a finish, and be allowed to return to their
families and their business.
Grant could have effectually stopped Ibe
carnage at any time by withholding from
battle. He could have avoided all bloodshed by remaining north of lho Rapldan,
Intrenching, and not moving against his
enemy; but he was not placed ln command of the armies for that purpose.
It had been demonstrated by more than
three years of campaigning that peace
could bo secured only by whipping and
destroying tbc enemy. No one was more
desirous of peace; no one was possessed
of a heart more sensitive to every form
of human suffering than tbe commander;
but he realized that paper bullets are
not effective in warfare; be knew belter
than to attempt to hew rocks with a
razor; and he fell that In campaigning
the hardest blows bring tbe quickest relief. He was aware that in Wellington's
armies the annual loss from disease was
113 out of 1000: in our Mexican war. I52;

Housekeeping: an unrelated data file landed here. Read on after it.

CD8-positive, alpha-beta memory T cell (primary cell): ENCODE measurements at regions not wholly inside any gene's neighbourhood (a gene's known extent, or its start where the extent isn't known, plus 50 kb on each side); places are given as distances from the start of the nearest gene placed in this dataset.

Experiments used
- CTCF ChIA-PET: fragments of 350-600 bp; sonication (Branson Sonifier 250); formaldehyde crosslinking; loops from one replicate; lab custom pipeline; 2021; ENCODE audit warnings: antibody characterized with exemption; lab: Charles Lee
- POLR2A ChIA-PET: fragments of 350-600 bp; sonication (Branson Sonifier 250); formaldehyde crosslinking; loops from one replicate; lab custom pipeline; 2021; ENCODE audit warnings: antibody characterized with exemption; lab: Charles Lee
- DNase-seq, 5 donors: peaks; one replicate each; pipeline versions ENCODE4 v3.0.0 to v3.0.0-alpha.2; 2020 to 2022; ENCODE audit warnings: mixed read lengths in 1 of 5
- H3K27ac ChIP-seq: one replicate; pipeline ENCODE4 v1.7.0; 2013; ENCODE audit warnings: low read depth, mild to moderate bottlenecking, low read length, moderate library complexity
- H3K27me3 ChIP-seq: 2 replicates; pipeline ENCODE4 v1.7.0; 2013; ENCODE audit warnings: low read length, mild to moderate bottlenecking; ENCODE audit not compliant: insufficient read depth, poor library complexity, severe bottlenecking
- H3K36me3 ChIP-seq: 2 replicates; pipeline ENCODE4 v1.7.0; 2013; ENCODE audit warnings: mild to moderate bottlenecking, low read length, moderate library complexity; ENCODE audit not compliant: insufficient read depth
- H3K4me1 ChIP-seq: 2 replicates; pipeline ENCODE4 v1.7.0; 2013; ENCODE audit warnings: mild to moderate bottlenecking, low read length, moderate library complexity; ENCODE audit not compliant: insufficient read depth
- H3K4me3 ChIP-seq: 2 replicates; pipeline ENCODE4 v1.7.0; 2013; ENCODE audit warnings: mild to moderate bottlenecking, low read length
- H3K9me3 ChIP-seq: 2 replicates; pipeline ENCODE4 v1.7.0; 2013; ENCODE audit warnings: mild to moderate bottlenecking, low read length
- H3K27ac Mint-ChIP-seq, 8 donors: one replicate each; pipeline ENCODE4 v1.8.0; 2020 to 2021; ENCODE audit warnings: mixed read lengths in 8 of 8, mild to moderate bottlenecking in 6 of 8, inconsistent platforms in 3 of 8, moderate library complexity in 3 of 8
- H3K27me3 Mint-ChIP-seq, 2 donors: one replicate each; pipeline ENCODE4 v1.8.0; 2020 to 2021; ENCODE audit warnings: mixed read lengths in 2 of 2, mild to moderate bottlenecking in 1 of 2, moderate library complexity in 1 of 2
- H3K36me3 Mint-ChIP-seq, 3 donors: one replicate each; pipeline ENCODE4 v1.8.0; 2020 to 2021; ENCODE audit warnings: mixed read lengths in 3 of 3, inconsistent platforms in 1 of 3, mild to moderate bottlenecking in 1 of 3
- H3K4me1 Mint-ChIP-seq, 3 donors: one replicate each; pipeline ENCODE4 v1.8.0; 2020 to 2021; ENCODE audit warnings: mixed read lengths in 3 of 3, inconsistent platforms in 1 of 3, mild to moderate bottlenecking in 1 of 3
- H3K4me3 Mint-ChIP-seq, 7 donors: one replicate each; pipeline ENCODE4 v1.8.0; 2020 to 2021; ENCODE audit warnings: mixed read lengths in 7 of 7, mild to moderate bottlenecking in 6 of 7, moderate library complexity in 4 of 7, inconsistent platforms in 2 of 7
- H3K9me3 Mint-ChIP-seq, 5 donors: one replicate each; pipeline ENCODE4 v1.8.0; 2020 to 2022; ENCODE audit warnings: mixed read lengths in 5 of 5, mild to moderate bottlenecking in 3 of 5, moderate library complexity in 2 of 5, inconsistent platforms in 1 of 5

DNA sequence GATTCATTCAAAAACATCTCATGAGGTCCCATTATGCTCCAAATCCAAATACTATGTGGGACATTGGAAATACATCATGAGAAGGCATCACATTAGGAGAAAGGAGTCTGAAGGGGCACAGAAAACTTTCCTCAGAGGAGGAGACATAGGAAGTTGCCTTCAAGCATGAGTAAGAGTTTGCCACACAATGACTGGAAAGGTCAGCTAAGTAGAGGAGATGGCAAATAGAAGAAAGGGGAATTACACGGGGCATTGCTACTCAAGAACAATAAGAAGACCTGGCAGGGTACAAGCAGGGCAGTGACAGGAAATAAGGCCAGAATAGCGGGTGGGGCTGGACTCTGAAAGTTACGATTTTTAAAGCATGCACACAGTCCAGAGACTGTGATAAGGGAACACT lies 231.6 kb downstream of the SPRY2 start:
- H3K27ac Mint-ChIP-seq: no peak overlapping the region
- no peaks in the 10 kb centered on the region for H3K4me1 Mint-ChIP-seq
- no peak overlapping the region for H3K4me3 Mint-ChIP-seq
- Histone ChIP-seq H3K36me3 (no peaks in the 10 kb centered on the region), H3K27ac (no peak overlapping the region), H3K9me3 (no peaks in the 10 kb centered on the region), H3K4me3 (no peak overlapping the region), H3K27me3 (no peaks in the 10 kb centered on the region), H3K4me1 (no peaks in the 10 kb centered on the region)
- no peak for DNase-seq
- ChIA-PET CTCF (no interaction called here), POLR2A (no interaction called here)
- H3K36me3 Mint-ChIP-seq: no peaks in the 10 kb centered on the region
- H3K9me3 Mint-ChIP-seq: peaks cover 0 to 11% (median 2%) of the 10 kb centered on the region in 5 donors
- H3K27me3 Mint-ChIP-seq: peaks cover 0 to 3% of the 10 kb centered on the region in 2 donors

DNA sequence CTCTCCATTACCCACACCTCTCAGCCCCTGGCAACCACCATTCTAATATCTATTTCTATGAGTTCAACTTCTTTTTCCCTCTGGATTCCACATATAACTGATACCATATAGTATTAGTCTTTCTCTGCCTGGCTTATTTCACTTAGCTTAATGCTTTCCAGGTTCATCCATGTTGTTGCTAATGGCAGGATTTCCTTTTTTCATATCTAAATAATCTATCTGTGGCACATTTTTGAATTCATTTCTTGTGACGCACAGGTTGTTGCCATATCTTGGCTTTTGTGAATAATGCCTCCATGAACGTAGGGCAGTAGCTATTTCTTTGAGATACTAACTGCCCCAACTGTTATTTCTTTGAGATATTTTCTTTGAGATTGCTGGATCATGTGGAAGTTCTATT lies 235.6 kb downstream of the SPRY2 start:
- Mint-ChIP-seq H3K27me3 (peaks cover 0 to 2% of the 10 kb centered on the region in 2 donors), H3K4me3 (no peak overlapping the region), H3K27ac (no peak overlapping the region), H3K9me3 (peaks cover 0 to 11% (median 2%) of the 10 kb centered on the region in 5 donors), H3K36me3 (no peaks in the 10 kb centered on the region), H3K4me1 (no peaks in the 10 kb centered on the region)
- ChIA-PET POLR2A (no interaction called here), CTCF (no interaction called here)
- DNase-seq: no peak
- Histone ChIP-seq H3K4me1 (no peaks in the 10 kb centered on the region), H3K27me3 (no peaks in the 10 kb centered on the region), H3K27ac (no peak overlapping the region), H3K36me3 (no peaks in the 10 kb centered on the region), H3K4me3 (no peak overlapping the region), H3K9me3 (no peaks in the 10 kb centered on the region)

and In tbc Crimea, 000: and that in the
campaigns thus far in our own war more
men had died from sickness while lying In
camp than from shot and shell In bailie.
He could not select ills ground for lighting
In this continuous siege of fortified lines:
for, though be and bis chief officers applied all their experience and skill In endeavors to manoeuver the enemy out ot
strong positions before attacking him, his
foe was often too able and wily lo fall
Into tho traps set for him, and bad lo
bo struck iu positions which were far
from Grant's choosing. When Loo stopped
lighting the cause of secession was lost.